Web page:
Understanding the Behavior and Impact of a Hudson River Oil Spill

To further protect the Hudson River and lands surrounding it, Scenic Hudson commissioned the first-ever Hudson River Oil Spill Risk Assessment. It provides quantitative and qualitative information on the likelihood of oil spills occurring on the river, and gauges their potential economic, community and environmental impacts. The assessment also takes a comprehensive look at current spill-prevention measures and response preparedness, and offers strategies to improve them.

The Hudson River Oil Spill Risk Assessment provides both quantitative and qualitative information on spill threats that can be used for a variety of purposes, including, but not limited to:

  • assessing the efficacy of existing spill prevention measures
  • developing or evaluating the potential for new spill prevention measures
  • assessing the current state of spill response preparedness
  • developing or evaluating the potential for new spill response preparedness measures
  • assessing current spill contingency planning
  • developing new spill contingency planning measures

Many factors influence the harm an oil spill can cause to resources vital to the region’s public and environmental health. They include the trajectory of spilled oil, its chemical and physical properties, and when and where a spill occurs. To provide a realistic overview of possible outcomes, the assessment details 77 hypothetical spill scenarios in nine locations along the Hudson.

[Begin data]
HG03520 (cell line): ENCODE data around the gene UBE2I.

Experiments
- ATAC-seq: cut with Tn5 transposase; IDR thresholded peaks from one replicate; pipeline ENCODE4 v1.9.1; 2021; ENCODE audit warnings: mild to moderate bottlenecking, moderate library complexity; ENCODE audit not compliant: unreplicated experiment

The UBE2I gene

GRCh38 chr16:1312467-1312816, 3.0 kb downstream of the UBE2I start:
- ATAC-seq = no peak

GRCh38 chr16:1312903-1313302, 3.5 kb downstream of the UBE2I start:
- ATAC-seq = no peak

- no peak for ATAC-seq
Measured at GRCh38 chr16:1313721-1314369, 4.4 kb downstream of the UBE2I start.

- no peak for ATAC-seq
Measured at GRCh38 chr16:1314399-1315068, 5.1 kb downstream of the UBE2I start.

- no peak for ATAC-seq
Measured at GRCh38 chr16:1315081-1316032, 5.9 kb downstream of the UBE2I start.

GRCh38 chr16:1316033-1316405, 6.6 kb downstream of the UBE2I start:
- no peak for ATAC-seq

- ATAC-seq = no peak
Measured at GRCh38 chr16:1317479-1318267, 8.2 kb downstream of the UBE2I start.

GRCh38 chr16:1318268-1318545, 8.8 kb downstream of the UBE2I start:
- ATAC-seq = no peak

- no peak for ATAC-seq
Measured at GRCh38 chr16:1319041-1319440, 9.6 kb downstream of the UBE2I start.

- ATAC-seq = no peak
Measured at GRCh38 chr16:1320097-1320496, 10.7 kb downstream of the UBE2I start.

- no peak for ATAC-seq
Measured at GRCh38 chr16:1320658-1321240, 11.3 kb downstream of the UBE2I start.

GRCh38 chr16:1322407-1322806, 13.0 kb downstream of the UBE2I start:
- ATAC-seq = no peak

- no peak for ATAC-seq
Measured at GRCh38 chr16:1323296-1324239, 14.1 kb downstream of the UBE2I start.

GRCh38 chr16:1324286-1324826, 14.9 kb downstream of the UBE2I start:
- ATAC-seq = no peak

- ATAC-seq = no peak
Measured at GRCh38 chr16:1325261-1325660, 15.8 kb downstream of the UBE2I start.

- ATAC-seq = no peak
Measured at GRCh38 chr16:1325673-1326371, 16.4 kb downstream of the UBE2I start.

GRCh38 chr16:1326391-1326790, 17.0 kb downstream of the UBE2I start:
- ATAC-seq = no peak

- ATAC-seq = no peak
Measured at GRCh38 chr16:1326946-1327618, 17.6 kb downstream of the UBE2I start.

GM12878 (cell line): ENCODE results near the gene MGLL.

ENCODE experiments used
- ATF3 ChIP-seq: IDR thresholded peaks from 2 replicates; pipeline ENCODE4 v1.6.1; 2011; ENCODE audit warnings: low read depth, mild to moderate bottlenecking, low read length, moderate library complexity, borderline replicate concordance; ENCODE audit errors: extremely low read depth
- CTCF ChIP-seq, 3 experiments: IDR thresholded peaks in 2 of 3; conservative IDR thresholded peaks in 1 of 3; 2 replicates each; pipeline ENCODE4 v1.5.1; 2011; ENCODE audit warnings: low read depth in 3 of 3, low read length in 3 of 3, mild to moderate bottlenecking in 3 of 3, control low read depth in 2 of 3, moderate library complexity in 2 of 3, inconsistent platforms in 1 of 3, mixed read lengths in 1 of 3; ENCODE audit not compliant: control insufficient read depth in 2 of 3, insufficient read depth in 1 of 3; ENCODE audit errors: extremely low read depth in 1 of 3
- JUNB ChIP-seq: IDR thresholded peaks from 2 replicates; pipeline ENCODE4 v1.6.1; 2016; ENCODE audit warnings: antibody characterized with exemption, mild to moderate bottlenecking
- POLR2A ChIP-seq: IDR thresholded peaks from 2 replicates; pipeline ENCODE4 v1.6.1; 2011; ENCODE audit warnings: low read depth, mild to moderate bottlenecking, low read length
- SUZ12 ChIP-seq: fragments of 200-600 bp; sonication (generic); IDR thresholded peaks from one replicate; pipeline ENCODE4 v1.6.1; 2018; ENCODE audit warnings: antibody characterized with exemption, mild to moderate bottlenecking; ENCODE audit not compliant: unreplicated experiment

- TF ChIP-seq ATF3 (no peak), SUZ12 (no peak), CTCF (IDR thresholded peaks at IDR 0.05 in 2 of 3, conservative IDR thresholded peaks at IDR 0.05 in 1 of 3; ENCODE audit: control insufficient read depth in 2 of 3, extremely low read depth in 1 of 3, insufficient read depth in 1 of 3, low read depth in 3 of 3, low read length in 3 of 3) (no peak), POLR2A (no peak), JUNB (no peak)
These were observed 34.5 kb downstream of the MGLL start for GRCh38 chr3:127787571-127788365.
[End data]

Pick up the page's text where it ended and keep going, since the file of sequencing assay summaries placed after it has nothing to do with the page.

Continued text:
A mapping exercise completed for each scenario—and several varieties of petroleum products—indicates how extensively oil spilled in these locations would contaminate the water, shoreline and atmosphere. This data will prove invaluable for improving spill-prevention measures and emergency preparedness. For example, a Worst Case Discharge (WCD) spill of 6,510,000 gallons of Bakken Crude oil at the Port of Albany occurring in the spring would devastate drinking water intakes, riverfront communities, historic districts, wetlands and aquatic habitats extending all the way to Long Island Sound.

Over time, the Hudson River could become a superhighway for transporting even more hazardous petroleum substances. With rising public concern about the use of fossil fuels, Scenic Hudson believes we must fully understand the risks posed by transporting these volatile products on the river in order to enhance existing spill prevention measures and develop new techniques to reduce future risks.

The full report is available via these links:

Oil Spill Risk Assessment Team

The team that created the Hudson River Oil Spill Risk Assessment was led by Dr. Dagmar Schmidt Etkin (third from left) of Environmental Research Consulting in Cortlandt Manor, and included Dr. Deborah French McCay and Jill Rowe of RPS Ocean Science, John Joeckel of SEAConsult and Dr. Andrew Wolford of Risknology, Inc.